Cliffe Marshes

The north easterly blows hard across the water of the flooded clay pit and whips the waves into a choppy mess. The sun is surprisingly warm out of the wind and insects work the few flowers, all of them yellow; including bristly ox-tongue that swamps every patch of waste ground and yellow-wort that peppers the rabbit-grazed turf.

Ducks and waders keep to the lee shore and only grebes bob unconcerned in the middle. Trips of black-headed gulls flutter over the water and repeatedly drop with trailing legs and a clumsy splash of a landing to pick items from the surface.  Other, larger gulls seem to do nothing but patrol on stiff wings and watch everything with an unwavering eye.

A flock of avocets is disturbed by some weekend walkers on the far bank and twist and wiffle in the air, brilliant white in the afternoon sun.  The backdrop to this aerobatic display, across the flat grazing marshes dotted with wool-rounded sheep, is of squat oil terminals and vast container ships laden with neatly stacked, containers tucked up beneath great grey cranes. The pastel shades and patterns of the tall stacks constantly draw the eye like an installation.

Mallard, shoveler and tufted ducks rise as well and are carried fast and direct on the wind to other pools to the west. A spotted redshank calls and disappears low behind a island; pairs of redshank shriek, rolling and twisting with a white wing flash becoming hard to follow against a background of lapwings that drift effortlessly to another distant bay. A male marsh harrier swings over the marsh carried on the wind but the flocks appear unconcerned, except for a few score of starlings that erupt but stay bunched before landing quickly to once again drill the rank grass for leatherjackets.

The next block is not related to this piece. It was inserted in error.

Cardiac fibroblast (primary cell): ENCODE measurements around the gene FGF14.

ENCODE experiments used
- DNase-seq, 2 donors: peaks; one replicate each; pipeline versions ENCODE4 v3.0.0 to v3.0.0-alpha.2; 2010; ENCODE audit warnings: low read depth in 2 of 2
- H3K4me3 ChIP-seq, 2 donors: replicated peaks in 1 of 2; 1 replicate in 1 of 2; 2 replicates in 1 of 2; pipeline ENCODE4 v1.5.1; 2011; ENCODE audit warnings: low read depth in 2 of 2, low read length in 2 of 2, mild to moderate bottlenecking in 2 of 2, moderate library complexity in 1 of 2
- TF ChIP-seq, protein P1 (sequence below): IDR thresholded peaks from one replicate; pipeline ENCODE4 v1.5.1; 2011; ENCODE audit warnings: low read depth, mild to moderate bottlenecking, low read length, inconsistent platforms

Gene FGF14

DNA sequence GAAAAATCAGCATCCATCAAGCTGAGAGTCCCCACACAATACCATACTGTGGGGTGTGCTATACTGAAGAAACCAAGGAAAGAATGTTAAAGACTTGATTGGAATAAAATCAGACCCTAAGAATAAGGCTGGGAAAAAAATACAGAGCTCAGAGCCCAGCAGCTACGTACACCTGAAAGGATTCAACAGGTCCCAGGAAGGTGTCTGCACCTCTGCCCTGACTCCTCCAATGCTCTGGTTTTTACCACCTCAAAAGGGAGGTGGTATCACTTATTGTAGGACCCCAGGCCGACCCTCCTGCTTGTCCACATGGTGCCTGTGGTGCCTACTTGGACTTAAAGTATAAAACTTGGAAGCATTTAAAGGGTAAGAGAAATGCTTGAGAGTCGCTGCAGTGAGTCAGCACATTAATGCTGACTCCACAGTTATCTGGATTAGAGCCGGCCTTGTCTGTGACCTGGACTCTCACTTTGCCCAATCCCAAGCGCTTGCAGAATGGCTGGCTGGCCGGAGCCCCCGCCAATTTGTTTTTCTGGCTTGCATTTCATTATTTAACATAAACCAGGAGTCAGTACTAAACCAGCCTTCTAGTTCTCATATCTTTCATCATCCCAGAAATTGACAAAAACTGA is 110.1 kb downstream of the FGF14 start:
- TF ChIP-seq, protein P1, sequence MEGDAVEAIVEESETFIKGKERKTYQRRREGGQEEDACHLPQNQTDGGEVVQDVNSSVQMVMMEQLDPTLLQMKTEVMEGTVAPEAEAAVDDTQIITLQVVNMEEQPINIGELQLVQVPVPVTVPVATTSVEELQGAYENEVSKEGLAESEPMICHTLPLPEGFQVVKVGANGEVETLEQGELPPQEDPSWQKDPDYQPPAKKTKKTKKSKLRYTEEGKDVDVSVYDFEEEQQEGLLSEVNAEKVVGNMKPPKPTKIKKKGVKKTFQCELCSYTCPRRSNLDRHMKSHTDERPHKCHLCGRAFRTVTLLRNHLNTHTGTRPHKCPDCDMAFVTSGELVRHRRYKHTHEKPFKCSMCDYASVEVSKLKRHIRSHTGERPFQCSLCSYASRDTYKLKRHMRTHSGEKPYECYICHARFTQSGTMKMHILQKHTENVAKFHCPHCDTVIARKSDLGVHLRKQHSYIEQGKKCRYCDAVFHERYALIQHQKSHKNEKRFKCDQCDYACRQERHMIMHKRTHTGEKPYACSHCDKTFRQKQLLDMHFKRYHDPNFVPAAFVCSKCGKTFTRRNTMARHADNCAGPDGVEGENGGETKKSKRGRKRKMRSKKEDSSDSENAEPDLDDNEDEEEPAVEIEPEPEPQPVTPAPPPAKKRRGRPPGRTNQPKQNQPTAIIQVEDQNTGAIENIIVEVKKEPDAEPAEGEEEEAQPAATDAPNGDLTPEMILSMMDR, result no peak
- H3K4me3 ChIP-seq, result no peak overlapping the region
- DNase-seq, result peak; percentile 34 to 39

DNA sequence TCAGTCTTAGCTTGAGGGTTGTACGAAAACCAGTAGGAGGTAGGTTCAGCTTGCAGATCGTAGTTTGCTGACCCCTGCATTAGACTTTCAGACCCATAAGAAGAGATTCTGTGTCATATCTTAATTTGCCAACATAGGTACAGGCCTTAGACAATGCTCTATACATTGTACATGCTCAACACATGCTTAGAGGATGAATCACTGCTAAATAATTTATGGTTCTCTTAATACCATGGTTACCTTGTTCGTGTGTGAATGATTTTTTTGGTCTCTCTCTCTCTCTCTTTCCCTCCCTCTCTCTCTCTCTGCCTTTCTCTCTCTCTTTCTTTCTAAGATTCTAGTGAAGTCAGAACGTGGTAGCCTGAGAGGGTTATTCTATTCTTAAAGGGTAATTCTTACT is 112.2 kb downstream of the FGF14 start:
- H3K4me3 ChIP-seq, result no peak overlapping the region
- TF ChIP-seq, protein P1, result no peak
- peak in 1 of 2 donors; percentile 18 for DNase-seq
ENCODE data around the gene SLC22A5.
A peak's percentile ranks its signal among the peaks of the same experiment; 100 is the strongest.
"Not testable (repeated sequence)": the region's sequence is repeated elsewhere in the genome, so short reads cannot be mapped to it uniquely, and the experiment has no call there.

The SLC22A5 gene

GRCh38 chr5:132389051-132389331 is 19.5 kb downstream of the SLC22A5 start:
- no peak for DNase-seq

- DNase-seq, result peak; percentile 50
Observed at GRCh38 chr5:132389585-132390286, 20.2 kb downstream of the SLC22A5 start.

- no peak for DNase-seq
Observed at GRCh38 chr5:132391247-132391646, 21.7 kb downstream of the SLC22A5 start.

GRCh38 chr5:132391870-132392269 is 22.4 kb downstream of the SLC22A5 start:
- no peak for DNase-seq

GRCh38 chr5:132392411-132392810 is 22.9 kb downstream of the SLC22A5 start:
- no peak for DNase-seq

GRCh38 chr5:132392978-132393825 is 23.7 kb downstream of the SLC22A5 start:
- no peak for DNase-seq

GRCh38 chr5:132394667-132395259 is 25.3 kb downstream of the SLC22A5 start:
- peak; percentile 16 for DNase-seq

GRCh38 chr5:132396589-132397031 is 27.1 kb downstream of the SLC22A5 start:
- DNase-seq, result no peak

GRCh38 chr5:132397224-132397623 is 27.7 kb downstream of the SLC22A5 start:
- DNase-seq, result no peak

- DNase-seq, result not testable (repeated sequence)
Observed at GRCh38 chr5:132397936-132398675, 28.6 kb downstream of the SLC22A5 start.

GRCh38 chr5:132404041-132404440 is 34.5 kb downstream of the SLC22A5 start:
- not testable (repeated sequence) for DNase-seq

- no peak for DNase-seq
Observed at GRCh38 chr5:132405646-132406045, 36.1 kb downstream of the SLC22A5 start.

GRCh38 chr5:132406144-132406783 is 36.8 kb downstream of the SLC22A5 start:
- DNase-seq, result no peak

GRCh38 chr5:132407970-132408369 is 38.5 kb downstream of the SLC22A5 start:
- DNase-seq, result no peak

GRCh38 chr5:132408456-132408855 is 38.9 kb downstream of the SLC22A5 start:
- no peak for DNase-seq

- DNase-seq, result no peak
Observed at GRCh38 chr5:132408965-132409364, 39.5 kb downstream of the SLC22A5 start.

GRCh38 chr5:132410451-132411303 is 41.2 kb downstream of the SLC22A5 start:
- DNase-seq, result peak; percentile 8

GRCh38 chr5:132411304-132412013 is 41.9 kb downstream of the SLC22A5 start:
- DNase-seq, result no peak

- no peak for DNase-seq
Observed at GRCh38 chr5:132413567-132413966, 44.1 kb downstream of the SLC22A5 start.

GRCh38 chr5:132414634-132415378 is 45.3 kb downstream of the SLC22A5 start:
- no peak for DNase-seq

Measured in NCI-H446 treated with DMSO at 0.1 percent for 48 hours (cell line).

There are neither winter thrushes nor immigrant blackbirds from the east in the thorn bushes laden with haws and twists of old man’s beard next to the stony track that leads back to Cliffe and its fine, flint grey church; just a kestrel playing in the wind above the chalk escarpment that from time to time has to dodge the irritable pair of resident carrion crows with an insouciant twist of the tail. Rooks stream over and utter deep, soothing calls, heading to distant flat fields without a care.

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